September 28th – It was a warm autumn day uptown at Central Park North during the holy week of Yom Kippur at Kehilat Romemu: Judaism for the Mind, Body, and Spirit, which was the location of another wondrous Hunger Van event with the Heller family, Paul, a curly-haired young fellow, as organizer, and Mr. Zamir Hassan attending. Michael, Deborah, the parents, alongside of Jonah and Ellie Heller, their children, accompanied by Paul, Zamir, and an independent blogger from Jersey in league with Hunger Van, gathered together at 2 PM, in the sublime spirit of charity, in order to turn out 150 afternoon meals of sandwiches and salad in the book-lined basement of the venerable Romemu building; and though the company was indoors, there was plenty of spiritual light and warm, familial love, which made this event so amazing.
The children claimed they would always know how to replicate the “honey B” (a concoction of whole wheat bread, peanut butter, cinnamon, banana, and honey) sandwiches they were manufacturing at a table that was rather high for them. They would also be having the “honey B” themselves, and diligently had one a piece, smiling. Jonah and his older sister Ellie did not stop working, though, spreading peanut butter, making syrupy honey Z’s, and sprinkling cinnamon with Mom and Dad. After clean up, a monetary coin donation and handwritten letter was given to Hunger Van, delivered into the hands of Zamir Hassan by Jonah Heller, a little scrivener already; then all of the food was boxed, toted to the van, transported to a homeless shelter at an Upper Westside armory across the street from New York Presbyterian, and doled out by the Heller family and Zamir Hassan, supervising. “You’re doing God’s work,” one oriental-looking shelter resident asserted, stooping down, to the kids, thanking them for handing out these special dinners. It was indeed, an evening of love, grace, and good work. What a great way to end the yearly celebration of Yom Kippur! By sunset, everyone was admitting, more people must get interested, informed, and involved in feeding the homeless projects, which give men and women beneficial freedom to counteract the oppression of hunger.
Romemu (roh·meh·moo) is a progressive, fully egalitarian community committed to tikkun olam, or social action, and to service that flows from an identification with the sacredness of all life.
Romemu seeks to integrate body, mind, and soul in Jewish practice. Unabashedly eclectic, They engage in body practices like yoga, infuse traditional liturgy with the energy of ecstatic chant, and ground our practice with meditation and contemplation. It is a Judaism practice that will ignite your Spirit.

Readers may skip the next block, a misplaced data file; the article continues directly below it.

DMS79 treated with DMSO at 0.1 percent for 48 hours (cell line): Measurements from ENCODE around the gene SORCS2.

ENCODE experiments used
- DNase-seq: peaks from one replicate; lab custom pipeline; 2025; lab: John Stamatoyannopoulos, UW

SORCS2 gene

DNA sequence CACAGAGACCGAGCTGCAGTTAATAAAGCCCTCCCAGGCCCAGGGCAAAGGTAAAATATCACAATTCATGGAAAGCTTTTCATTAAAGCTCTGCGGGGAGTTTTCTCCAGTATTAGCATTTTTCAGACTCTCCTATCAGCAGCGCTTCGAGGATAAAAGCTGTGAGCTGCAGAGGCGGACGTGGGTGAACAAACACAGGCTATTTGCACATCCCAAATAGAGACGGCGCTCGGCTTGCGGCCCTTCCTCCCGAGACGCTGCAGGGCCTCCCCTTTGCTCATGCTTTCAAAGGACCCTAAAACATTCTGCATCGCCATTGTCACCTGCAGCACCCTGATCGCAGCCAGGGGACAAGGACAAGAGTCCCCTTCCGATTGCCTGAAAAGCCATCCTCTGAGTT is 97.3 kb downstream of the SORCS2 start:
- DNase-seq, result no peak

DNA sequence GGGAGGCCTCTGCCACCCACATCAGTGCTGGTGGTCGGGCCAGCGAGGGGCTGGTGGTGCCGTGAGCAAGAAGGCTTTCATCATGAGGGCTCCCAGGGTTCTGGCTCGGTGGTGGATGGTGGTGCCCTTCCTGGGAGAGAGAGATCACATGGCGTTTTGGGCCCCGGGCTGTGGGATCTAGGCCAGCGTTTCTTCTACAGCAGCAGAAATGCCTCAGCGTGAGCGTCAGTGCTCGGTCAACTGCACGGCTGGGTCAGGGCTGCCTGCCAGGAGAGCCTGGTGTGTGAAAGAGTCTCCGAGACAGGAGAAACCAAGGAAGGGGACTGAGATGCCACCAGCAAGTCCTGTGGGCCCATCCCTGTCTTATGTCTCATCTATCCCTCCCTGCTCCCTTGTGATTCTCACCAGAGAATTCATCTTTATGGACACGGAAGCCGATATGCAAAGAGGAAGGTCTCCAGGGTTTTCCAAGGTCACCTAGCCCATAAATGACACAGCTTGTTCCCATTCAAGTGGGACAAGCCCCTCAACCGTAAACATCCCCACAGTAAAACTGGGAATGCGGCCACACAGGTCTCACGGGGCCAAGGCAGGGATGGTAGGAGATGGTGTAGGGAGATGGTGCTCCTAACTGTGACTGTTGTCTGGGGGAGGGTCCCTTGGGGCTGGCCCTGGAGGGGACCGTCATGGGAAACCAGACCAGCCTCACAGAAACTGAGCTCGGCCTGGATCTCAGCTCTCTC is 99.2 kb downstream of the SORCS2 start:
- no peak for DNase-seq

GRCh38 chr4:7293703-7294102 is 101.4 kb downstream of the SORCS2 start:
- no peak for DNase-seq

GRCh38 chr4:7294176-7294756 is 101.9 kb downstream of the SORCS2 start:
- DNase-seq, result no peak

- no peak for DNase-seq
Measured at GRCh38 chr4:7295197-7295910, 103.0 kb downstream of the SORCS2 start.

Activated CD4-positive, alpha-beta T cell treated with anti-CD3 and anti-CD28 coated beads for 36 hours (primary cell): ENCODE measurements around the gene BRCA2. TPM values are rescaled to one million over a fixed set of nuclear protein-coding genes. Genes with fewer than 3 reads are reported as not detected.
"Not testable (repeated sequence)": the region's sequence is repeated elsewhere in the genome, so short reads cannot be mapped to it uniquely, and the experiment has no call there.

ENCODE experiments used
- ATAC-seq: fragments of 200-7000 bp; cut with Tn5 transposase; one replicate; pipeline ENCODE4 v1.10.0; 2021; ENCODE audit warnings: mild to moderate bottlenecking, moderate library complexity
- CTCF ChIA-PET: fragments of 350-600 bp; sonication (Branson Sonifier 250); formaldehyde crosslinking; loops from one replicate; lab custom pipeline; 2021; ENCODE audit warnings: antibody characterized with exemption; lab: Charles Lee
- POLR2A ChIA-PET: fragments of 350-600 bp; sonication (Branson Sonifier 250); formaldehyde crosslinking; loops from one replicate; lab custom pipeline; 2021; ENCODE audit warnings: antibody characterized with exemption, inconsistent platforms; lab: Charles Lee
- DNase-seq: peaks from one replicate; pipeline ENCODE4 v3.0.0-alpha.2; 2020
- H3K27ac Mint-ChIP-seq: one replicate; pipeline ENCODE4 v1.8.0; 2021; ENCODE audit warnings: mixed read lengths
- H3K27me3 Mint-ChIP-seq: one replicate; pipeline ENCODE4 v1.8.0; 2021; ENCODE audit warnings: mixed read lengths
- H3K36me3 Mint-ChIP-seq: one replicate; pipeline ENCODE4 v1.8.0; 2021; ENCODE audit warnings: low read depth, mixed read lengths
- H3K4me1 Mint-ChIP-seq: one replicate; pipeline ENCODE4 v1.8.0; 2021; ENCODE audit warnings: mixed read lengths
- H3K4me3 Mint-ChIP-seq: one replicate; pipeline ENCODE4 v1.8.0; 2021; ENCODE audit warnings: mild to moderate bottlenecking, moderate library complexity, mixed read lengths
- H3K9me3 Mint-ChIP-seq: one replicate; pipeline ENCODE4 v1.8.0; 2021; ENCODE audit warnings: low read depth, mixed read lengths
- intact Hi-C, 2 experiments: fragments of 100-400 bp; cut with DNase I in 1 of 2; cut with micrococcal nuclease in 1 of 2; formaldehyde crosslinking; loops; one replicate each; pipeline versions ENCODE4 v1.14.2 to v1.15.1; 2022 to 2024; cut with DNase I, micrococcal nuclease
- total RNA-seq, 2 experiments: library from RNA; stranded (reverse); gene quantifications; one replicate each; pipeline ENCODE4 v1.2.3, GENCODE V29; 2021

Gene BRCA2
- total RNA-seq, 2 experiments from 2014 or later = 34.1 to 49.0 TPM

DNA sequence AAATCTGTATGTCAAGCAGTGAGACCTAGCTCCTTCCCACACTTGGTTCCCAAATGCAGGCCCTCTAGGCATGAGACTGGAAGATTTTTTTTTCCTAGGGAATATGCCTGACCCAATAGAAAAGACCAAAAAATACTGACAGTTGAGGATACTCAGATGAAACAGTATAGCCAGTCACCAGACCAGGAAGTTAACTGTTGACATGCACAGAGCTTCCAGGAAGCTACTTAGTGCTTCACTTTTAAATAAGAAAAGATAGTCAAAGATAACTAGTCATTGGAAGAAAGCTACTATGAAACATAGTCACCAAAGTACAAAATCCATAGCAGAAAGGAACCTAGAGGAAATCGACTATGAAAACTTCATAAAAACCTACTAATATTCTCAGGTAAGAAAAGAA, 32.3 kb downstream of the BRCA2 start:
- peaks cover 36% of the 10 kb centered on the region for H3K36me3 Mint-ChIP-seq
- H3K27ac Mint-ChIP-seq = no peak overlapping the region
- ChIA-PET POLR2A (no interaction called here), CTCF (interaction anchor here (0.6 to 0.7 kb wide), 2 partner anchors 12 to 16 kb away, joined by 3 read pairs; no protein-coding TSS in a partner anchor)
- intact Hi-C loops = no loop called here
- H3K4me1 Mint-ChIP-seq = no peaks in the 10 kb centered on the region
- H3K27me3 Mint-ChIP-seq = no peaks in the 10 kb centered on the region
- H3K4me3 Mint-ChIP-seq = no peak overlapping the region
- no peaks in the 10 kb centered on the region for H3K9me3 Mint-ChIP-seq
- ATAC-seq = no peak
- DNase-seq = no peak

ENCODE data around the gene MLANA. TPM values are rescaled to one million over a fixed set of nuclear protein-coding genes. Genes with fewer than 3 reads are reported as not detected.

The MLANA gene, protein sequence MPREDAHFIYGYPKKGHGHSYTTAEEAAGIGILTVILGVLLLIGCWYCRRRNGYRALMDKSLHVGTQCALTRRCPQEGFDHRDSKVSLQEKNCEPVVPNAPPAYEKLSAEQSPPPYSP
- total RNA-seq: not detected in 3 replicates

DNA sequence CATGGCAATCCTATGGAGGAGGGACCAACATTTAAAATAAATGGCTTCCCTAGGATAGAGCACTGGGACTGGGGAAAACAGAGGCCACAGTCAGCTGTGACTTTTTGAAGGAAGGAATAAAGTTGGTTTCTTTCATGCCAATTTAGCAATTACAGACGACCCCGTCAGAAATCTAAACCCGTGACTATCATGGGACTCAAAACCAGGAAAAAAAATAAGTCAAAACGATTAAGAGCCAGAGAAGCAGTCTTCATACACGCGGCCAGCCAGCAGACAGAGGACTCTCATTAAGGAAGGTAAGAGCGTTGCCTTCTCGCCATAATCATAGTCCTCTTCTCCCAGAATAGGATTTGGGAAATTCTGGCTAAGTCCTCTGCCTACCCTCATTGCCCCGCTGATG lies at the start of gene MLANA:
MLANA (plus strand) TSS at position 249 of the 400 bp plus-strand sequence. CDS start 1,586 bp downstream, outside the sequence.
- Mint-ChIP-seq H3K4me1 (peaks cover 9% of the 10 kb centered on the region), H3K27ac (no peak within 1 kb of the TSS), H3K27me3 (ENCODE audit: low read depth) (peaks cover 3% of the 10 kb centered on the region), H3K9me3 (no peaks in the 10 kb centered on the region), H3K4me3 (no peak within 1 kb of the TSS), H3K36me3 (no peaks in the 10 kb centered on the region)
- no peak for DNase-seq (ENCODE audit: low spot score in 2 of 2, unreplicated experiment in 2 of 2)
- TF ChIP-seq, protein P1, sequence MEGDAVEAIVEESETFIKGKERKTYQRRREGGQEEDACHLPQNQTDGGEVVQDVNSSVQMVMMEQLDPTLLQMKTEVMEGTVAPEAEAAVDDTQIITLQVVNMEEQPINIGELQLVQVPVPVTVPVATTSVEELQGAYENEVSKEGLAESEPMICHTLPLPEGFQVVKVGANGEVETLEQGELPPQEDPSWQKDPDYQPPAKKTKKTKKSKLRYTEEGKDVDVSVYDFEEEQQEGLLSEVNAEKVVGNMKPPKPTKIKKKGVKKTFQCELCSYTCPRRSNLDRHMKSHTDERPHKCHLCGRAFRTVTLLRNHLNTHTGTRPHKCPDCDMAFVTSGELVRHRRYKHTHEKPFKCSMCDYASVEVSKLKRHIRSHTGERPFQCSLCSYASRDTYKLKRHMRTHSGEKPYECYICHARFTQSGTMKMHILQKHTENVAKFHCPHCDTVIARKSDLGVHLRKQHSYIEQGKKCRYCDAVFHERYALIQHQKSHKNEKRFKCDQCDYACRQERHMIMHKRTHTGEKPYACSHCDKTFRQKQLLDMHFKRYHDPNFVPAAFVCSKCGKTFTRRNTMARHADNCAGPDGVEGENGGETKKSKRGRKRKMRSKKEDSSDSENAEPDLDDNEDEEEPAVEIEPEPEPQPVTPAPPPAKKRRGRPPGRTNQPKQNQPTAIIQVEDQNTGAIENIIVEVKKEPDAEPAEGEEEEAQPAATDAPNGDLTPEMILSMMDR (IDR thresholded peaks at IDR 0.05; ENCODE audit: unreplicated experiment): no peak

About THE HUNGER VAN Project Zamir Hassan, founder of Muslims Against Hunger, developed the HUNGER VAN concept over a decade ago in response to what he saw as a weakness of the soup kitchen model of feeding hungry and homeless. While an effective means of providing meals to needy populations that live in their vicinities, soup kitchens obviously cannot reach persons who live farther away and do not have access to reliable transportation. Hassan decided that, if the people could not come to the soup kitchen, the soup kitchen would come to them. Thus HUNGER VANproject was born. Because his goal was not only to feed hungry and homeless people, but also to engage their more fortunate neighbors in service and voluntarism, Hassan designed the HUNGER VAN project to be labor- and volunteer-intensive. Rather than employing volunteers merely to deliver pre-packaged meals, HUNGER VAN places the responsibility for nearly all aspects of a feeding event in the hosting volunteer teams hands. HUNGER VAN staff members drive the van, and usually do the shopping (using money raised by sponsors), but once the fully-loaded HUNGER VAN arrives at a food prep location, the volunteers take over. In truth, volunteer involvement begins even before that. Part of the HV model requires that each feeding event have a sponsor. The two main responsibilities of the sponsor are to provide the funds to make, package, and deliver the meals, and to recruit volunteers to do the work. Factoring in the costs of food, gasoline, and other supplies, HUNGER VAN project has set a price of $6.07 per meal. Considering that the average feeding event provides around 100 meals, sponsors are encouraged to raise $607 per event. HUNGER VAN project encourages sponsors to pool their resources, to hold fundraisers, or to view the HUNGER VAN project feeding event as an offering of charity. HUNGER VAN project will also help subsidize a feeding event for groups that are unable to raise the necessary funds (e.g., college student groups), but they encourage each sponsor to cover as much of the cost as possible. HUNGER VAN project accepts online donations at http://www.hungervan.org, and provides an easy way for donors to pay for as many meals as they wish to prepare. Once the funds have been provided and HUNGER VAN project has purchased the food and supplies, HUNGER VAN travels to a speciﬁed location—usually a home, a school, a community center, or a mosque or other place of worship—for food preparation. HUNGER VAN project recommends that sponsors provide 5–6 volunteers for this part of the feeding event. With that number of volunteers, it takes about two hours to prepare the meals. Sponsors have the option of providing a hot meal or a sandwich and salad. In either case, the meals are delicious and healthful. All menu items are vegetarian and have been created in consultation with a nutritionist to ensure their health value. HUNGER VAN project wants not only to feed hungry and homeless, but also to promote good eating habits. A hot meal usually consists of rice, vegetables, and a savory lentil or bean dish, along with bread, a banana or other serving of fruit, and water or juice. HUNGER VAN project transports the meals from the food prep location to the feeding location, where volunteers set up tables with heated serving trays. Clients are served cafeteria-style. The other meal option includes a sandwich and a salad. The popular “Honey-B” sandwich features peanut butter, honey, banana slices, and cinnamon on whole wheat bread. The accompanying “Chickaroo” salad is really a meal in itself. It contains chickpeas, mango or other seasonal fruit, raisins, sunﬂower seeds, lettuce, tomatoes, and olives, tossed with olive oil and a south Asian masala spice mix. Volunteers place the sandwiches in bags and ﬁll 8-ounce serving cups with the “Chickaroo” salad, and put them in individual bags along with a banana and a bottle of water. Once the food preparation is complete, volunteers clean up the preparation area, re-load the HUNGER VAN, and then travel to a location where hungry and homeless people congregate but that is not serviced by a nearby soup kitchen. There they set up their tables and serve or hand out the meals. In some locations, HUNGER VAN volunteers have become such a consistent presence that the guests arrive and begin lining up well before Hunger Van even gets there. Once the feeding event has concluded, the volunteers clean up and return all supplies and leftover food (if any) to the HUNGER VAN and Hunger Van returns home to prepare for the next hunger run.